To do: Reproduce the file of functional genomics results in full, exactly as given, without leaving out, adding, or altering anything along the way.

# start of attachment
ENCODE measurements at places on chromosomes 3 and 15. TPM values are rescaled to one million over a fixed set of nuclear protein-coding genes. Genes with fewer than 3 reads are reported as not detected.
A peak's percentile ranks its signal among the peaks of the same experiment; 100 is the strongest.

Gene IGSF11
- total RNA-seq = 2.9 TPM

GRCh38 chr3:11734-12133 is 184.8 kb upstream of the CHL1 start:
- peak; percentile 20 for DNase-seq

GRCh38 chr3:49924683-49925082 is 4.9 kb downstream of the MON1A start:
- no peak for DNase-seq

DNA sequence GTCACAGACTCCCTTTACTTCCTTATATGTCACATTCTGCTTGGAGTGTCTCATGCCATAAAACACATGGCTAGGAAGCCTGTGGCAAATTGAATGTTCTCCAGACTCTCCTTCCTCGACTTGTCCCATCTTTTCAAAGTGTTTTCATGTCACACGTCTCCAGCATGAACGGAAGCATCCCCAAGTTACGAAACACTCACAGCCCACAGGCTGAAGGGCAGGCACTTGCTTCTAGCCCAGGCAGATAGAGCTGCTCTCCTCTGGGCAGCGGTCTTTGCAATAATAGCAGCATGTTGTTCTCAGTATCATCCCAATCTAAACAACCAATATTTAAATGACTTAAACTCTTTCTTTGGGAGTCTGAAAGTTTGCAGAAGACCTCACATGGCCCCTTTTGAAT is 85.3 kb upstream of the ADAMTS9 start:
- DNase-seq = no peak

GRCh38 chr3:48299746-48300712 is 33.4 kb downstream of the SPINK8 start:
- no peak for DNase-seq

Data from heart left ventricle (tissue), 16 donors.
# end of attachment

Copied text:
ENCODE measurements at places on chromosomes 3 and 15. TPM values are rescaled to one million over a fixed set of nuclear protein-coding genes. Genes with fewer than 3 reads are reported as not detected.
A peak's percentile ranks its signal among the peaks of the same experiment; 100 is the strongest.

Gene IGSF11
- total RNA-seq = 2.9 TPM

GRCh38 chr3:11734-12133 is 184.8 kb upstream of the CHL1 start:
- peak; percentile 20 for DNase-seq

GRCh38 chr3:49924683-49925082 is 4.9 kb downstream of the MON1A start:
- no peak for DNase-seq

DNA sequence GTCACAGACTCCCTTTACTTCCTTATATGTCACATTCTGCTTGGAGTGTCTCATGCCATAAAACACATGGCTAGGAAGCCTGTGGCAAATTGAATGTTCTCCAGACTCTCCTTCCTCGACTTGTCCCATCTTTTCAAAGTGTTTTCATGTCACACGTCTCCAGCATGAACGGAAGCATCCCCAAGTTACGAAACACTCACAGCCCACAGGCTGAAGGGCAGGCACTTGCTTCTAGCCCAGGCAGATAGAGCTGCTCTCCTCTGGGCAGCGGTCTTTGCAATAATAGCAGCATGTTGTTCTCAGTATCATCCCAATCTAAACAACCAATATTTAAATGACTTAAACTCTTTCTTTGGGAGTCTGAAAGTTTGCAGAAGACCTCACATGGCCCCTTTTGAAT is 85.3 kb upstream of the ADAMTS9 start:
- DNase-seq = no peak

GRCh38 chr3:48299746-48300712 is 33.4 kb downstream of the SPINK8 start:
- no peak for DNase-seq

Data from heart left ventricle (tissue), 16 donors.